We love Danish Brunkager

We love Danish Brunkager

December is here and that means it’s time to dig out all those good, old Christmas recipes. Yeah! 

The traditional ‘Brunkage’ (ginger biscuit) is one of my favourites and is easy to get right. It’s also a great dough making biscuits with friends and kids as you can use cut outs in any shape or form, making it a fun activity for all.
Personally I like to decorate with a few almonds, but kids normally love decorating with some coloured icing too.

The Danish Ginger Biscuit have roots all the way back to the middle ages. During that period the biscuit was called ‘Pepper-biscuit’, due to the strong mix of spices used in the recipe. The collection of spices used are very common during the that time period, so it can’t be 100% proven that the ‘pepper biscuit’ is what developed in to the Ginger Biscuit we know today, but it is however what the story says… 🙂

Danish Brunkager (Ginger Biscuits)

1.5 tsp Potash
0.5 dl water
250g butter
200g golden syrup
200g sugar
50g finely chopped almonds
7g ground cloves
7g ground cinnamon
7g ground ginger
500g white flour

Additionally you can also use graded orange peel from half an organic orange. Some people like this addition, and some don’t.

  • Dissolve the Potash in the water and set aside.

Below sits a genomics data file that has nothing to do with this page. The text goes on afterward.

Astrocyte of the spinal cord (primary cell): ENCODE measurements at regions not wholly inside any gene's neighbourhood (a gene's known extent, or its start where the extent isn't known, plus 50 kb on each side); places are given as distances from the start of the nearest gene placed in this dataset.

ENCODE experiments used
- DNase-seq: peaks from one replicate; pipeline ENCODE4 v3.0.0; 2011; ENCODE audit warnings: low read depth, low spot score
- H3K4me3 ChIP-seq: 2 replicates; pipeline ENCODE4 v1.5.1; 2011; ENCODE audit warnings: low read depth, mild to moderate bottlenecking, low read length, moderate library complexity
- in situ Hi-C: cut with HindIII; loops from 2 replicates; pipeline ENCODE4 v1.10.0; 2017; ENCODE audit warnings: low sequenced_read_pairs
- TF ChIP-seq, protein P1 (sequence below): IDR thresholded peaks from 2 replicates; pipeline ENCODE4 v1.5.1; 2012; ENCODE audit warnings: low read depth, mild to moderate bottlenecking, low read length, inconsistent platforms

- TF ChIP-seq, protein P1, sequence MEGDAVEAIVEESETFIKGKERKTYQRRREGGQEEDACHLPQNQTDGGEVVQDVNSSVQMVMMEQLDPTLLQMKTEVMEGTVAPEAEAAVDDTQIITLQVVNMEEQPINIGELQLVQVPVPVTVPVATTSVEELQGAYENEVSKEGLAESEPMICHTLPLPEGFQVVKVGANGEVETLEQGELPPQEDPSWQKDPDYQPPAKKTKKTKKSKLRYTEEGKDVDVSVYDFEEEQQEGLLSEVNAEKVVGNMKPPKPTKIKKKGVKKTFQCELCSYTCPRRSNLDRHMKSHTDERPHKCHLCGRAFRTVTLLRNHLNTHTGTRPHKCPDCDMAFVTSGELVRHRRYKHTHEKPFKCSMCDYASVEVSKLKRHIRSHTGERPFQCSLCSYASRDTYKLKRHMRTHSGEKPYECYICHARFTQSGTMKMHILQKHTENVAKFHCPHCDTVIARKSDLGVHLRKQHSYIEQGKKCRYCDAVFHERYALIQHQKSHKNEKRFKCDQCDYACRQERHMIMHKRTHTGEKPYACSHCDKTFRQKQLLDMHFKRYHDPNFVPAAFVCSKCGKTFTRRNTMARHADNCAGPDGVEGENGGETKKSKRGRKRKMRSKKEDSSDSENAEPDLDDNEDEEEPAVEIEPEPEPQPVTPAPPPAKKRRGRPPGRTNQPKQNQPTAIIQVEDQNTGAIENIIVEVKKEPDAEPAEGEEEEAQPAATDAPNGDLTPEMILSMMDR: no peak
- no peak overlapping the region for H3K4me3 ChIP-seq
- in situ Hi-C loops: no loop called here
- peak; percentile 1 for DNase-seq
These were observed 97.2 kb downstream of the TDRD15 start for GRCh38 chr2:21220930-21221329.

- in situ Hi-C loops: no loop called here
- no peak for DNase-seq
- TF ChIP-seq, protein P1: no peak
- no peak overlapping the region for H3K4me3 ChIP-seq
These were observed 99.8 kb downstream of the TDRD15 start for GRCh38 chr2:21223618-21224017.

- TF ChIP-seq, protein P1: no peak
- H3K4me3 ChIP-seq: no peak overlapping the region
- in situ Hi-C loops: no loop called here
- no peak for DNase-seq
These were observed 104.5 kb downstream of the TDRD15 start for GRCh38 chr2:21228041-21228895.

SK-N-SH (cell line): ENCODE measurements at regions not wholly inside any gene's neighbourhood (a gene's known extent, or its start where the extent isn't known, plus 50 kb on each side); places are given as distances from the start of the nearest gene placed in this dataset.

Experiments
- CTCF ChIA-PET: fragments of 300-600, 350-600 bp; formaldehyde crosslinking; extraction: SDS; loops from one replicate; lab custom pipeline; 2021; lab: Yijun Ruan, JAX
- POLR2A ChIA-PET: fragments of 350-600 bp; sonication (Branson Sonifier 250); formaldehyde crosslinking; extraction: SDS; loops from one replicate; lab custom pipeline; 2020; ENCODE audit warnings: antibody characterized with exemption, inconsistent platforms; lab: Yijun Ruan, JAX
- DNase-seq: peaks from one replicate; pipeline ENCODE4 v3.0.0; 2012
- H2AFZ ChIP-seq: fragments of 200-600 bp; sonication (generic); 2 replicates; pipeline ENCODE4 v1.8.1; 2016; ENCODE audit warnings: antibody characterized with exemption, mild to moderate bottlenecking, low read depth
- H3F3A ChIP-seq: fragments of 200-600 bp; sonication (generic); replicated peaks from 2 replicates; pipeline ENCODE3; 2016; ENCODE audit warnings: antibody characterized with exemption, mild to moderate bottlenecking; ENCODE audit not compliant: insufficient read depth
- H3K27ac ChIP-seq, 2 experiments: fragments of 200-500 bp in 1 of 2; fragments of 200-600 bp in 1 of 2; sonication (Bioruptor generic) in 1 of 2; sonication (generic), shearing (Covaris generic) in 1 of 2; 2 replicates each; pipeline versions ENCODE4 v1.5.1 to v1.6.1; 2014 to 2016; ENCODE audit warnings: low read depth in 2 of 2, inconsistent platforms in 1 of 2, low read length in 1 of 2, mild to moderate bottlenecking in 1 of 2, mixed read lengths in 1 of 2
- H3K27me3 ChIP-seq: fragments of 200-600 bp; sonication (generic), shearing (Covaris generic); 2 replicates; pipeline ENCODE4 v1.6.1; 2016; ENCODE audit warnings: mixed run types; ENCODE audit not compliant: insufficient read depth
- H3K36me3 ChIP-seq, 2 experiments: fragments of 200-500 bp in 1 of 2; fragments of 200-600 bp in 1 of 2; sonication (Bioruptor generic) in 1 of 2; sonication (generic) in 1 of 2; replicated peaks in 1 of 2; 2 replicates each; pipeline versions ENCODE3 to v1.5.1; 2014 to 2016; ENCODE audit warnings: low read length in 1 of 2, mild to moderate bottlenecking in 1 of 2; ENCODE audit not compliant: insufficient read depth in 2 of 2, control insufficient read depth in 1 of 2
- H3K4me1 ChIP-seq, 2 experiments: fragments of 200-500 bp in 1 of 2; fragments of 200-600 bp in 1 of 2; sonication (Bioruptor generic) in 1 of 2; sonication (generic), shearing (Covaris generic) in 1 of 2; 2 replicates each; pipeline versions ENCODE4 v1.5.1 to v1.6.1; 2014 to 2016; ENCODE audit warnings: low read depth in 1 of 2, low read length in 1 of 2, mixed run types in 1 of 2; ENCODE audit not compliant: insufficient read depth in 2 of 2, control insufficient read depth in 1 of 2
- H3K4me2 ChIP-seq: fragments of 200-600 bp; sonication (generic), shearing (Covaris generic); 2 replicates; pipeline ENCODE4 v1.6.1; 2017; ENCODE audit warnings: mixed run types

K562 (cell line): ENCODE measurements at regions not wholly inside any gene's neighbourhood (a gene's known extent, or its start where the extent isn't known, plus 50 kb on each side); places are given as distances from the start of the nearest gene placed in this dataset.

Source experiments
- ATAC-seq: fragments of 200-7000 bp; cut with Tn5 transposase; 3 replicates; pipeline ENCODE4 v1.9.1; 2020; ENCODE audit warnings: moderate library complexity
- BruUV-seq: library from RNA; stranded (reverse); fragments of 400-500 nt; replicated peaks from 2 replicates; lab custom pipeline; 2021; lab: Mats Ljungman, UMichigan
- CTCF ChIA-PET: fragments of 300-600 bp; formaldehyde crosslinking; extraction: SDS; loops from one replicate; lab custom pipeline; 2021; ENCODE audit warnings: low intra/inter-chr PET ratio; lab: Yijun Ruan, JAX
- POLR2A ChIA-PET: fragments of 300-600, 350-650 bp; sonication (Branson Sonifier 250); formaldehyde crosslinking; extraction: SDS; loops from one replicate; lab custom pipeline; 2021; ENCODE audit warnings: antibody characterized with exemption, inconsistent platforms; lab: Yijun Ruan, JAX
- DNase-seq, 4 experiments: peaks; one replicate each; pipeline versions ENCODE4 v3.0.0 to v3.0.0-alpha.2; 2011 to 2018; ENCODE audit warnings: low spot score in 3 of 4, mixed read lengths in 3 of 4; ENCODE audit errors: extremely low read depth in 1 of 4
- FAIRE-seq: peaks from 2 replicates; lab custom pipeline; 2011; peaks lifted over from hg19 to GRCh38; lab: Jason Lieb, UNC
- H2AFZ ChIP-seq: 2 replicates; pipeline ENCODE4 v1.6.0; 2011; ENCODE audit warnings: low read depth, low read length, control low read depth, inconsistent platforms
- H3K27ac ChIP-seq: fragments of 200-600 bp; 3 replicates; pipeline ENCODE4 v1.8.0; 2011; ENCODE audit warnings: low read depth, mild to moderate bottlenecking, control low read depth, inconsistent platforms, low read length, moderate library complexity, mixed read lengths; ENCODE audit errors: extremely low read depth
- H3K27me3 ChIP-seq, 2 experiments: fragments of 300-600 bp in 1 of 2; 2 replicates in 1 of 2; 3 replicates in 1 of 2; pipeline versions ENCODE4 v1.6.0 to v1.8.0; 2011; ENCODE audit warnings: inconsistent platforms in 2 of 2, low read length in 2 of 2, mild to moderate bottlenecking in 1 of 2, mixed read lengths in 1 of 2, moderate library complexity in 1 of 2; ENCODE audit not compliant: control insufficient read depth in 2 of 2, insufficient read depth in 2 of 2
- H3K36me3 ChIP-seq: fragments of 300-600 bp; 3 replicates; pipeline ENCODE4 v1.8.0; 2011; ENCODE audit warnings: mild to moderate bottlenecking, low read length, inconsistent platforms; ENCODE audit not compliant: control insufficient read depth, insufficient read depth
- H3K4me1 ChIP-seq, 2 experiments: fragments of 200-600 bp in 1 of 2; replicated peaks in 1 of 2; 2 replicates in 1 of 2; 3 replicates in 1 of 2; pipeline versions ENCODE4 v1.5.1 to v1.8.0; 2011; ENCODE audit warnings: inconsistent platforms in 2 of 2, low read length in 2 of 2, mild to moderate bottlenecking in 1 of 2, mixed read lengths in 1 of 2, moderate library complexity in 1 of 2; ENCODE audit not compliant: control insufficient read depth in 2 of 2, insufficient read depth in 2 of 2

• Mix butter, syrup and sugar in a pot and heat slowly till boiling
  • Add the water/potash to the pot.
  • Set aside the mixture, and leave to cool down. You can transfer to a cold bowl to make it cool quicker if you prefer.
  • In a large bowl, mix almonds, all the spices and the flour (and the orange peel, if you choose to use that in the recipe).
  • Add the sugar mixture to the dry ingredients while stirring gently.
  • Mix and knead the dough together thoroughly, using a mixer or your hands, and shape it into a large ‘ball’.
  • Cover the dough (I like to wrap it in cling film) and leave the dough in a cool place or the fridge for 24 hours.
(NOTE: You can easily use the dough earlier, if you are in a rush, but it’s easier to work with when it has cooled properly.) 
  • Once the dough has cooled, roll it out on a slightly floured table and use round or shaped cut-outs to make your biscuits. (You can also roll into a long roll and simply thinly slice the biscuits, if you just want round ones)
  • Gently transfer the biscuits to a baking tray lined with baking paper, and decorate with almond flakes (or leave clean if you are planning on using sugar icing later on)
  • Bake the biscuits 180 degrees for 5-8min. Remember the biscuits should be feel soft when you remove them from the oven, as they will go crisp with cooled down.
  • Very gently remove them from the baking paper. Ideally, wait till they are cold before moving them, but if you have to use the baking tray for your next batch, move them gently to a place where they can cool flat.
And voilà! Once cooled, you have super tasty, crisp ginger biscuits. Yum! 🙂

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